A photo of Emmett Till is included on the plaque that marks his gravesite at Burr Oak Cemetery in Aslip, Illinois.

How Local Newspapers Helped Emmett Till’s Murderers Go Free

Emmett Till was a boy of fourteen when he was lynched in Mississippi. The press would influence public opinion, and the outcome of the trial.
Protest Against Closing of Child Care Center

Is Childcare a Right?

Feminists supported universal childcare as a means of allowing women to advance in the workforce. But did this argument focus mostly on white women?
Morgan Jerkins

Morgan Jerkins: Exploring the Multitudes within American Blackness

In her new book, Wandering in Strange Lands, Morgan Jerkins takes a deeply personal look at the effects of the Great Migration.
Pee Dee Rosenwald School, Marion County, South Carolina, c. 1935.

How Black Communities Built Their Own Schools

Rosenwald schools, named for a philanthropist, were funded mostly by Black people of the segregated South.
Alexander Hamilton by John Trumbull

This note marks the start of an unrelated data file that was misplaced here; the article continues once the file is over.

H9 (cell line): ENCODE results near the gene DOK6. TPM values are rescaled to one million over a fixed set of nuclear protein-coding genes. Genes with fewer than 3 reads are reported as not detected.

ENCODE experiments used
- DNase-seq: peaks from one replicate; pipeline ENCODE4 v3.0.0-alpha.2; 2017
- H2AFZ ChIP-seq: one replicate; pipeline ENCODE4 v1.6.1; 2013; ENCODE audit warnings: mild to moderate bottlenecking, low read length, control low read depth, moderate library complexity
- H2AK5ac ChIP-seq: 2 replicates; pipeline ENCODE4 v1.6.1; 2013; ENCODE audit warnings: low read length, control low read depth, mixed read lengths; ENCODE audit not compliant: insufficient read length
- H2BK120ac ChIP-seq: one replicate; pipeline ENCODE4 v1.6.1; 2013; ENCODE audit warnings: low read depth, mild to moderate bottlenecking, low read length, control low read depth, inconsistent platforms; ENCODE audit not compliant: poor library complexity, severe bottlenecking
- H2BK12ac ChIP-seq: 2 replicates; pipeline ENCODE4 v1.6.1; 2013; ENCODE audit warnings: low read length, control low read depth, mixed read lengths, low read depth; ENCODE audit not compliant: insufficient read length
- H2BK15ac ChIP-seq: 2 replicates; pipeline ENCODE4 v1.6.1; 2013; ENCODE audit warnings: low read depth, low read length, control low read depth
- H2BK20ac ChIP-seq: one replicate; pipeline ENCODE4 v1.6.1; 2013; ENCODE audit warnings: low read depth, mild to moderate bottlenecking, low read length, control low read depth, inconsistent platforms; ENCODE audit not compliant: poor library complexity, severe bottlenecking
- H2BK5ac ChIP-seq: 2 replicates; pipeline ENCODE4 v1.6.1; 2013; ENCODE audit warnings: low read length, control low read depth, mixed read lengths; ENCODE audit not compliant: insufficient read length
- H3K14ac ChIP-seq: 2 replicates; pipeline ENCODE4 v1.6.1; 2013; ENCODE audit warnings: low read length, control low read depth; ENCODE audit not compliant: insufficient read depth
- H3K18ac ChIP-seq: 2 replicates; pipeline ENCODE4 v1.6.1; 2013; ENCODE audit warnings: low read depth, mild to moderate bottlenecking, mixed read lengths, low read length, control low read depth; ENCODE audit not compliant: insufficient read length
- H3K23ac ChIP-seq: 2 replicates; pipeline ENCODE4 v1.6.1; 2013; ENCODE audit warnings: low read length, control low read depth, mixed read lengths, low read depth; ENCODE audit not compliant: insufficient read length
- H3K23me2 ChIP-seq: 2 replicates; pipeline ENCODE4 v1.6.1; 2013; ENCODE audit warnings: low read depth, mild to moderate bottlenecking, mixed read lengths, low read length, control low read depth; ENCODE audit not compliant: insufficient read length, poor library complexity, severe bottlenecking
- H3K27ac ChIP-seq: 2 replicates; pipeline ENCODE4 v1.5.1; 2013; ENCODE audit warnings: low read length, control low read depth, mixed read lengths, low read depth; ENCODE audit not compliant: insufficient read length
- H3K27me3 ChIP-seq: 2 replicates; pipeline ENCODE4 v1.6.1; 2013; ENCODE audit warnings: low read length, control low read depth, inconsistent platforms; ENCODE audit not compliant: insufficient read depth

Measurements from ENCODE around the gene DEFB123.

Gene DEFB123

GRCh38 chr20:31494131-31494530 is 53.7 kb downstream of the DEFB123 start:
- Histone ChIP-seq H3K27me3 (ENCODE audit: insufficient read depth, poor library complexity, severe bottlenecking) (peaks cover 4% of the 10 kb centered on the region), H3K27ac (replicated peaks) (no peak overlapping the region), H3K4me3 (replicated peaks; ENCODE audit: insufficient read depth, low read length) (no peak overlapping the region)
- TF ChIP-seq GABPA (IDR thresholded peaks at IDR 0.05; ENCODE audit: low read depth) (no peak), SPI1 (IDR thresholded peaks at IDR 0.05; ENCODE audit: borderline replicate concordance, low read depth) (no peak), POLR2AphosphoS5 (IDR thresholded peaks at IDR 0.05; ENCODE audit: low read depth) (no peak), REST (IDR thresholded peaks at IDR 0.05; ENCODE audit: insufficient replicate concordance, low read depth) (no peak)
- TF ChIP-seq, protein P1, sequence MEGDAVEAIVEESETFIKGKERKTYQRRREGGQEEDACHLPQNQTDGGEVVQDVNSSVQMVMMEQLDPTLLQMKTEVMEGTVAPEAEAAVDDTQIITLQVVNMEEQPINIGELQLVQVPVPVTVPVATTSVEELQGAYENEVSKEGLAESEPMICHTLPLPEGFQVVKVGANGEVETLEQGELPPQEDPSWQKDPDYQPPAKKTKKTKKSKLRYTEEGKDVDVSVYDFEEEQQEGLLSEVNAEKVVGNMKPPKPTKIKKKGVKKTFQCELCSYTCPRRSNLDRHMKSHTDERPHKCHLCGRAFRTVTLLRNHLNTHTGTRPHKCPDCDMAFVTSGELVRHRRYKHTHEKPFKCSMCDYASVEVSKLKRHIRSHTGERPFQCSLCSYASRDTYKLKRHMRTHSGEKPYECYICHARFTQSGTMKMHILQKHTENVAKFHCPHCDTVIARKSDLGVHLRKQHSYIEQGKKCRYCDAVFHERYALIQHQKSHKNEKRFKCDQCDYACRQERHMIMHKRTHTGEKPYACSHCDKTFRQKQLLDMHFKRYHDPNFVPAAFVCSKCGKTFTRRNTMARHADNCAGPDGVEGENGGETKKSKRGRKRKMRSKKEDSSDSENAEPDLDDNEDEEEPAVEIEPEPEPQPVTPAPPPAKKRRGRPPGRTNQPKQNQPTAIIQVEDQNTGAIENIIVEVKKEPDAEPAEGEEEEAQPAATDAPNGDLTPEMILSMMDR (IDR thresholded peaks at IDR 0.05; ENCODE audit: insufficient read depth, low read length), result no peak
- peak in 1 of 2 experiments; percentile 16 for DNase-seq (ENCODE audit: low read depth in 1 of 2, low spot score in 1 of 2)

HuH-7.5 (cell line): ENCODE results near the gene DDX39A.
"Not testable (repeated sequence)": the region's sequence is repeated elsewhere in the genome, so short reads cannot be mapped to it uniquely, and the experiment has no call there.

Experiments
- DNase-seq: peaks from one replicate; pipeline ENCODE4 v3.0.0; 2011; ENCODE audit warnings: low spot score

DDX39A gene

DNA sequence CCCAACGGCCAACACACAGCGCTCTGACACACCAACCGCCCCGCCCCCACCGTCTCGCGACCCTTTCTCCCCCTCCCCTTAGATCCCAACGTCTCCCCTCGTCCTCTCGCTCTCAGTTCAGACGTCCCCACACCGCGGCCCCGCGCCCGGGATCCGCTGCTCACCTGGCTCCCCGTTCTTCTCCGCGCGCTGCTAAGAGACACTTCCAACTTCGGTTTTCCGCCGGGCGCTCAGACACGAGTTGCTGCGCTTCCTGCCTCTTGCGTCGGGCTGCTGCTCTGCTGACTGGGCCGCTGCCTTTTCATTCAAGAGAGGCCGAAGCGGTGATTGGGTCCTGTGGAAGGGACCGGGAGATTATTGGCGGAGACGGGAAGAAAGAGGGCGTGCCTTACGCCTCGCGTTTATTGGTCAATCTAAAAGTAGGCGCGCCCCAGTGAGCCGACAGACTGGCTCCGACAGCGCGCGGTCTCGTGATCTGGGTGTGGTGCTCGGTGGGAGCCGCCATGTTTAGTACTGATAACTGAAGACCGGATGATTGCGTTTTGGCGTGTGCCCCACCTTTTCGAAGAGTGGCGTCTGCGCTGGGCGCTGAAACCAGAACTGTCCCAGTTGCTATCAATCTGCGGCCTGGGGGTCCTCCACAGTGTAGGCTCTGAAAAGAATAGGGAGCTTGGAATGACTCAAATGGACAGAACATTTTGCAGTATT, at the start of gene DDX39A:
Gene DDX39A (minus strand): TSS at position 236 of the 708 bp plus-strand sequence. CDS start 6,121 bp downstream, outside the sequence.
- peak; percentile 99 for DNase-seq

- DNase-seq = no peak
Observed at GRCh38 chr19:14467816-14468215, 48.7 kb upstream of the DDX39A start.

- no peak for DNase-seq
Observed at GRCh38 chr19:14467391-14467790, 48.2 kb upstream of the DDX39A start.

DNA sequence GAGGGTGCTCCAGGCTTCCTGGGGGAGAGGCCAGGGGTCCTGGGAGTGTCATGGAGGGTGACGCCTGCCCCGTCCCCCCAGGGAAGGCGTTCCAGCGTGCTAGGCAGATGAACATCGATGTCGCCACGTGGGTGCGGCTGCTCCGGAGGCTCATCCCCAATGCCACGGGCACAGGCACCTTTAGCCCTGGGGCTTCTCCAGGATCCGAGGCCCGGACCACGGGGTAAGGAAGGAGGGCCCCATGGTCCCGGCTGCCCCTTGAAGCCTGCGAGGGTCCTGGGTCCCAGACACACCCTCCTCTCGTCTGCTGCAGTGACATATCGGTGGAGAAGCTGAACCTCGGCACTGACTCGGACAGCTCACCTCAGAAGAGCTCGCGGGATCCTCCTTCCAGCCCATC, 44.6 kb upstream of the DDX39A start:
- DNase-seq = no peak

The Erotic Appeal of Alexander Hamilton

The handsome Founding Father has always had a robust fandom—even before the ten-dollar bill, or a certain musical.
Bella Abzug for Mayor Button, New York City 1977

Bella Abzug Began Her Career as an Anti-Racist Lawyer

As an outspoken lawyer, the future congresswoman defended a Black man accused of raping a white woman.
David Ruggles

The First Black-Owned Bookstore and the Fight for Freedom

Black abolitionist David Ruggles opened the first Black-owned bookstore in 1834, pointing the way to freedom—in more ways than one.
Two boys share candy on a New York street, circa 1925

How Residential Segregation Looked in the South

A longstanding idea about southern segregation is that it was more "intimate" than its northern counterpart. What's the truth?

Interview: The League of Revolutionary Black Workers

Two industrial workers, members of Detroit’s League of Revolutionary Black Workers, share experiences with political organizing and education.
Two police officers in full riot gear arrest a Black man during a breakout of rioting and looting on the West side of Detroit, Michigan, July 23, 1967.

The Detroit Rebellion

From 1964 to 1972, at least 300 U.S. cities faced violent upheavals, the biggest led by the League of Revolutionary Black Workers, in Detroit.